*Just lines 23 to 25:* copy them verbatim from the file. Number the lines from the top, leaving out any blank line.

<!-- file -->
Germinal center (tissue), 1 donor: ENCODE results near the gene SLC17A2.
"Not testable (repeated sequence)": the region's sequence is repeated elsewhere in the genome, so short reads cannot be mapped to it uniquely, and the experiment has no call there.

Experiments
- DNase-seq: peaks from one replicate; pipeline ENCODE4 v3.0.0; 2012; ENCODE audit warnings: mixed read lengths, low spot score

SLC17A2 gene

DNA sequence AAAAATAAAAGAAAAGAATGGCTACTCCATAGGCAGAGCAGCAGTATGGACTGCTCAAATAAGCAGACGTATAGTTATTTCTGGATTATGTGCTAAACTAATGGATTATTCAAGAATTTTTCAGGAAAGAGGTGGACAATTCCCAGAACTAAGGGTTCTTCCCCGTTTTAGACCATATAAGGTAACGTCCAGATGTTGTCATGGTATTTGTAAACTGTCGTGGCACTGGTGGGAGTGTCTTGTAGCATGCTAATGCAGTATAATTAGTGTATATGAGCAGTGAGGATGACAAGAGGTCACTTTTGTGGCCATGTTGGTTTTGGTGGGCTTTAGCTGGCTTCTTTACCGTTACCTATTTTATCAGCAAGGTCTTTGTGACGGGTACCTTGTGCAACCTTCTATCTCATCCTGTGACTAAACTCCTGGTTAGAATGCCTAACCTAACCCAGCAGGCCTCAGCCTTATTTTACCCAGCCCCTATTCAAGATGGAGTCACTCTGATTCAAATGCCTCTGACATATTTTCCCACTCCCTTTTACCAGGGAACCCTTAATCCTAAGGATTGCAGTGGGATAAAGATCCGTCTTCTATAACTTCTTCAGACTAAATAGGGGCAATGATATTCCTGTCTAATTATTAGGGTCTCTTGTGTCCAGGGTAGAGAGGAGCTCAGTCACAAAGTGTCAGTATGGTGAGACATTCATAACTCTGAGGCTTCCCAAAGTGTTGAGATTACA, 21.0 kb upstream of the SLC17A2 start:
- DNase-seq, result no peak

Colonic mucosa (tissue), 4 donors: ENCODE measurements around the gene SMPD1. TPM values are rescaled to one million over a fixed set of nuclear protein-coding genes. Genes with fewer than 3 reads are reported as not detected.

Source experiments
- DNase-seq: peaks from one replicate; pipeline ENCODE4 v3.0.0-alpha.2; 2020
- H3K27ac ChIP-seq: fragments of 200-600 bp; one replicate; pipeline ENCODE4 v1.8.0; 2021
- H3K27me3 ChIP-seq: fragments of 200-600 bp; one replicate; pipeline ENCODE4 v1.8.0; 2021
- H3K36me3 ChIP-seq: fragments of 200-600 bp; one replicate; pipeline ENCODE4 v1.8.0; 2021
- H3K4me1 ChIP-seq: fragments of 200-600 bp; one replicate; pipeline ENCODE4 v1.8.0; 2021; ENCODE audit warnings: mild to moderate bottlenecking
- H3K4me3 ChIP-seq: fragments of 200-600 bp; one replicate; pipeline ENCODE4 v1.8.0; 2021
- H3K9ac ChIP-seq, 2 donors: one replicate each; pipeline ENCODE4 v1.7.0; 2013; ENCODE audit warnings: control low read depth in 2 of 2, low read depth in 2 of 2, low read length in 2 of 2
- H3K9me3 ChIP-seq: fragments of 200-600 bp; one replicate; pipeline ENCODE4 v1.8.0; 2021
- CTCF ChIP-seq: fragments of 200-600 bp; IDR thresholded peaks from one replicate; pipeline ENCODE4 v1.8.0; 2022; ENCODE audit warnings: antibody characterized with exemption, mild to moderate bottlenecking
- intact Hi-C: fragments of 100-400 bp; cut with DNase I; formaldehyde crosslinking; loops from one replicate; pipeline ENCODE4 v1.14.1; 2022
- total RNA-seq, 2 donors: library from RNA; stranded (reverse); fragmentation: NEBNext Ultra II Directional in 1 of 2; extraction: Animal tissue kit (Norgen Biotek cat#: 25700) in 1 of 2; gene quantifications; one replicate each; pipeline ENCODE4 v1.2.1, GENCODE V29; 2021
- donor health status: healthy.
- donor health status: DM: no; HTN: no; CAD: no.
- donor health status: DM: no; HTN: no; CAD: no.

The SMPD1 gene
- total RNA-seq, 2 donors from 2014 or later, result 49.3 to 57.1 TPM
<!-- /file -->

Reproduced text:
- donor health status: DM: no; HTN: no; CAD: no.

The SMPD1 gene
- total RNA-seq, 2 donors from 2014 or later, result 49.3 to 57.1 TPM